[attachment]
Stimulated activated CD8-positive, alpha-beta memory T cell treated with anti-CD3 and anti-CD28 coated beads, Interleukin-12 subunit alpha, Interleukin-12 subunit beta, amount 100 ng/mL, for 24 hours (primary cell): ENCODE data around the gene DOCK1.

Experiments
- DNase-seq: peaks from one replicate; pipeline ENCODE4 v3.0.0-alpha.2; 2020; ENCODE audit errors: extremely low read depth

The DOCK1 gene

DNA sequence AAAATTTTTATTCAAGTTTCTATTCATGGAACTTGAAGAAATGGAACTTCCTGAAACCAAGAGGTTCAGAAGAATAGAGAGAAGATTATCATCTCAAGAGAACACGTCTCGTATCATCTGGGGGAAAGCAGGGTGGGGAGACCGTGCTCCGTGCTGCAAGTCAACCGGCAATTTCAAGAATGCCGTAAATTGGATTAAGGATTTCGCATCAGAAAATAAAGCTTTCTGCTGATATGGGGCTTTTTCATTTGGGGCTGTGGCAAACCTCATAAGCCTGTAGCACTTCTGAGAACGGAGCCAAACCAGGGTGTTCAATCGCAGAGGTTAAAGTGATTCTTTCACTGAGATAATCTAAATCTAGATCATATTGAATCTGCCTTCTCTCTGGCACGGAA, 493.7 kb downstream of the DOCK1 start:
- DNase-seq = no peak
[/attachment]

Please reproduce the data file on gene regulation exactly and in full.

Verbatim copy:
Stimulated activated CD8-positive, alpha-beta memory T cell treated with anti-CD3 and anti-CD28 coated beads, Interleukin-12 subunit alpha, Interleukin-12 subunit beta, amount 100 ng/mL, for 24 hours (primary cell): ENCODE data around the gene DOCK1.

Experiments
- DNase-seq: peaks from one replicate; pipeline ENCODE4 v3.0.0-alpha.2; 2020; ENCODE audit errors: extremely low read depth

The DOCK1 gene

DNA sequence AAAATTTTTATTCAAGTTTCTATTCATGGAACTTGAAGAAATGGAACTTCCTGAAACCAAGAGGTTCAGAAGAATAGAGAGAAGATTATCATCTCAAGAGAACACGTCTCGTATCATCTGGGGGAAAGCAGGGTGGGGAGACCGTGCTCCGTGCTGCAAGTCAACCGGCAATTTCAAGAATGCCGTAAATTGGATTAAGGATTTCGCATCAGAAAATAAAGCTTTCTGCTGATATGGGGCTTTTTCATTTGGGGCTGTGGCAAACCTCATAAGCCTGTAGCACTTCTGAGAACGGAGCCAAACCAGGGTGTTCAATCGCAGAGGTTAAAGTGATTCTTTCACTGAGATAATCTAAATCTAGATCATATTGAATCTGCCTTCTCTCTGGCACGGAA, 493.7 kb downstream of the DOCK1 start:
- DNase-seq = no peak